Ever since Christmas my mom has been on my mind. We lost her last year so this was our first Christmas without her. Our traditional formal Christmas dinner was not the same without her. Even though it is quite out of fashion now, my mother insisted on setting a proper table and sitting down with her family at least once a year. When she was a girl, manners mattered and it was something she insisted passing on.
I know that sounds like a strange thing to bring up but when I was asked to give a talk to parents about Internet safety for their teens, she was all I could think about. Internet etiquette is sorely lacking and it is because parents are not teaching their children as they should.
Especially when it comes to Internet safety, having manners—knowing how and what to say; when to say it; and to whom—can go a long way to keep our teenagers safe. I encouraged parents to help their teens understand their online activities become a digital resume of sorts. And, that resume of their online activity will impact their future. Colleges and employers are looking at those digital resumes and making decisions based on what they find. Parents should be helping their teens understand the adage “Once it is online, it is forever.”
If You Can’t Say Something Nice
As you talk to your teen about staying safe on their cellphones and tablets remember teaching them to avoid disclosing personal details is no longer enough. Unfortunately, too many teenagers are using the Internet as a forum to bully other teens. We must do a better job of teaching our teens the rules of civil discourse. The Internet is a modern marvel. However if we insist on trying to convince our teens it is full of danger we are doing them a huge disservice. The overwhelming majority of the Internet is a wealth of information and the Internet should remain a positive source of information for everyone. Civics is rarely taught in school therefore it should be taught at home. We are all responsible for maintaining the Internet.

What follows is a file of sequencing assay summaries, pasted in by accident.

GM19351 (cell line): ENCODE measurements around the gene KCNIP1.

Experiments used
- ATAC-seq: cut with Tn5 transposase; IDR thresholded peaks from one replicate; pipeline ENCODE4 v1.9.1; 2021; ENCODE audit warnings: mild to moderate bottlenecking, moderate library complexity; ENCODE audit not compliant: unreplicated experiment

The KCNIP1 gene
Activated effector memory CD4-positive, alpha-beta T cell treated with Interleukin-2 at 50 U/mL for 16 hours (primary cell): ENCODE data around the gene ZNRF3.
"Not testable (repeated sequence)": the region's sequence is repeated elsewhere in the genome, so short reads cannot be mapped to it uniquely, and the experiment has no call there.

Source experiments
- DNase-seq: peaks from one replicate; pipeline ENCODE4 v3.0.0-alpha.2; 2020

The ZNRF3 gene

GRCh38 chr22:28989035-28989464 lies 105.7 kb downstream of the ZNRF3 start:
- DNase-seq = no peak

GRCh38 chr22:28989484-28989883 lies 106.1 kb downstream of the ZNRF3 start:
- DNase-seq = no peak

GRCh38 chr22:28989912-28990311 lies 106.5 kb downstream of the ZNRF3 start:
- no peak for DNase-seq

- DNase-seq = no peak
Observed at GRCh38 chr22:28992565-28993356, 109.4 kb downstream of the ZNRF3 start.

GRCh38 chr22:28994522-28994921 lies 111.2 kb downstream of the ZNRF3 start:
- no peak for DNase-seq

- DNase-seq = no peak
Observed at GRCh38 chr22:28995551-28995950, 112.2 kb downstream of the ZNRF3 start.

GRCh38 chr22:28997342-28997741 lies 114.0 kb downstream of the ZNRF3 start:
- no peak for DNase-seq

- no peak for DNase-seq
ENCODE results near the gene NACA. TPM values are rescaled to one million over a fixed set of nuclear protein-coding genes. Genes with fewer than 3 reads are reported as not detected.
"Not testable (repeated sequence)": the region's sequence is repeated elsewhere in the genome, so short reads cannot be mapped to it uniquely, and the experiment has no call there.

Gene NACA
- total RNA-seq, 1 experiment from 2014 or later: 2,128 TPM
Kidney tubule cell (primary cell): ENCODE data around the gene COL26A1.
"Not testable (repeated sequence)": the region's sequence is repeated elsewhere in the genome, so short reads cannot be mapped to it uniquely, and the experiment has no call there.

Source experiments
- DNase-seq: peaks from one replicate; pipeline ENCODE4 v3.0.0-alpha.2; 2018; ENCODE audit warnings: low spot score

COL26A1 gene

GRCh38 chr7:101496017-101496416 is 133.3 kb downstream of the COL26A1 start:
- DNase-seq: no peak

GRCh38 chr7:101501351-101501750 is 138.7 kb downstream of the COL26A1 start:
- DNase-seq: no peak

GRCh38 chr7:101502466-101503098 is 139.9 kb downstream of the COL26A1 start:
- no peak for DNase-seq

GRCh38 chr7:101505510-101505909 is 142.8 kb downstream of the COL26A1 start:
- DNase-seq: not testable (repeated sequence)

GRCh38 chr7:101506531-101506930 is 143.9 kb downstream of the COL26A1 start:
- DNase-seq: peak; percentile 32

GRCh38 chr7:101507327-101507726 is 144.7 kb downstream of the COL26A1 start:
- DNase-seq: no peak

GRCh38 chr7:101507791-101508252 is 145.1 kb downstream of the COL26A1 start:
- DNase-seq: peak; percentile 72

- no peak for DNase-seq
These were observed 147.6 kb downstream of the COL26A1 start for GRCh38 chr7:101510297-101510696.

The Difference Between Safe And Wise
Teaching our teens to take their digital imprint seriously is crucial for their future. Parents who accept the responsibility to remind their teens to have good manners have little reason to be worried for their teens’ future. Toward the end of my remarks I gave the audience a small assignment. I asked them to go home and do an Internet search with their teens. The two phrases I asked them to look up were “How to use the Internet safely” and “How to use the Internet wisely.” I assure the difference is eye opening and definitely slanted toward the Internet being unsafe. If we cannot find resources about how to apply etiquette to our online activity, then it is certain our teens cannot find it either. Just teach them to be nice and learning to be wise will come right along with it.